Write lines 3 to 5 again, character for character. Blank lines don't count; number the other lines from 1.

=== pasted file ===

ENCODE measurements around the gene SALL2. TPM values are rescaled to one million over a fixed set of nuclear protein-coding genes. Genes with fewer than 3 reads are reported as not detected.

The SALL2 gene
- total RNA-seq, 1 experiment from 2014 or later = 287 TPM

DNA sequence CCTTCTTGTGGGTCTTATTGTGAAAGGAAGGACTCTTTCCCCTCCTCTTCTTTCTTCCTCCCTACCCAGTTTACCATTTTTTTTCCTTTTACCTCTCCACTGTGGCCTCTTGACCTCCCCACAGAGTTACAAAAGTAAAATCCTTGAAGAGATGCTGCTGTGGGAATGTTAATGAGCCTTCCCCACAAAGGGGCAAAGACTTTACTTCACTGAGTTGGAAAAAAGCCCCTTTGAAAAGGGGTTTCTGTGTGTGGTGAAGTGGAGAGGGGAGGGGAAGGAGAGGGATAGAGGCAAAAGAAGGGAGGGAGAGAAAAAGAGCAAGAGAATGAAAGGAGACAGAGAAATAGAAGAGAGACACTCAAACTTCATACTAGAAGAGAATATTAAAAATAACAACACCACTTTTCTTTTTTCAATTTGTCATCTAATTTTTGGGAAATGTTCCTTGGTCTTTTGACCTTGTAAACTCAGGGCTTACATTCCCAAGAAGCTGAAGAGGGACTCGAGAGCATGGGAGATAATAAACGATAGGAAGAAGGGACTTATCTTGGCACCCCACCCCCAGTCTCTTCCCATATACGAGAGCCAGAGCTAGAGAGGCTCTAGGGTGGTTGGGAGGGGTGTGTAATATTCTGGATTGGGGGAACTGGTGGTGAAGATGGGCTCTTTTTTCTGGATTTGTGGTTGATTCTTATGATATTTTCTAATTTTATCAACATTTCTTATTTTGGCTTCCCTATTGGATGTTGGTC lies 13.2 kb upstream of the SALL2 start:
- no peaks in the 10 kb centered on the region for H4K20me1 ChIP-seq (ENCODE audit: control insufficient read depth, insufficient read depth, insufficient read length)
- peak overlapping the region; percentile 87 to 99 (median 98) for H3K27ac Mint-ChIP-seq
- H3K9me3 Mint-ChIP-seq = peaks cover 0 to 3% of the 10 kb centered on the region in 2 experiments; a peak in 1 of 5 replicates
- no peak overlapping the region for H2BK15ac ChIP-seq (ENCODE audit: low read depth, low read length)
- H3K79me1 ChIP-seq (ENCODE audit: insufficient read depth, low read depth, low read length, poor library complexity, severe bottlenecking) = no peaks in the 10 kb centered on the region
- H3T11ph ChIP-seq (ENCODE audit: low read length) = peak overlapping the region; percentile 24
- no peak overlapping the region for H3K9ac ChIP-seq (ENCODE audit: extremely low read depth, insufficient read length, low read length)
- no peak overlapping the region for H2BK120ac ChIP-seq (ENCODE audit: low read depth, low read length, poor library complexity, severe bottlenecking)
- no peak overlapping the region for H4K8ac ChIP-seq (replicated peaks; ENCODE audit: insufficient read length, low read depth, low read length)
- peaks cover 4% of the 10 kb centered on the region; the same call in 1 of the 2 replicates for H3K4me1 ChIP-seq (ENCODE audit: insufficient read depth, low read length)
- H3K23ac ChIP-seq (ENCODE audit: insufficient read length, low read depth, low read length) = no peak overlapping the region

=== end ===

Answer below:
- total RNA-seq, 1 experiment from 2014 or later = 287 TPM

DNA sequence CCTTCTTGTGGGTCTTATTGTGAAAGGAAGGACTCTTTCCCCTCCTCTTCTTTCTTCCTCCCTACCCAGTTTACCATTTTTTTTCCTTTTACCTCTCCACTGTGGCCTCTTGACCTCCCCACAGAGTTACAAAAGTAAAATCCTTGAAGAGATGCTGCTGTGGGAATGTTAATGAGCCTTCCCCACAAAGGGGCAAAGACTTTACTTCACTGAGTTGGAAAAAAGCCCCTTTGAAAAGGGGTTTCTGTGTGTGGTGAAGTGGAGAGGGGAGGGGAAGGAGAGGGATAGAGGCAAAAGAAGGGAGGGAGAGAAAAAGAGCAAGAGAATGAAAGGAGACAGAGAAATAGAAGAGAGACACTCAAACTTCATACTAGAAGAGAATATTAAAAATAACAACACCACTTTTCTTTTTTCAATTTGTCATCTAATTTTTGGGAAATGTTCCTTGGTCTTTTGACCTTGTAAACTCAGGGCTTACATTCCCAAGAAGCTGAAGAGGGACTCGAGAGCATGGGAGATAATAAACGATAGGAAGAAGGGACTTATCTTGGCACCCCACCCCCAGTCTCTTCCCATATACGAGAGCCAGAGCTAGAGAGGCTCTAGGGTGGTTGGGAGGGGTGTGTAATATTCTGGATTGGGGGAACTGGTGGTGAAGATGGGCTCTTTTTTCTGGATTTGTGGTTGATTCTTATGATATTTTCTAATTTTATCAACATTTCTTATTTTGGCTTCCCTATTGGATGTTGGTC lies 13.2 kb upstream of the SALL2 start:
- no peaks in the 10 kb centered on the region for H4K20me1 ChIP-seq (ENCODE audit: control insufficient read depth, insufficient read depth, insufficient read length)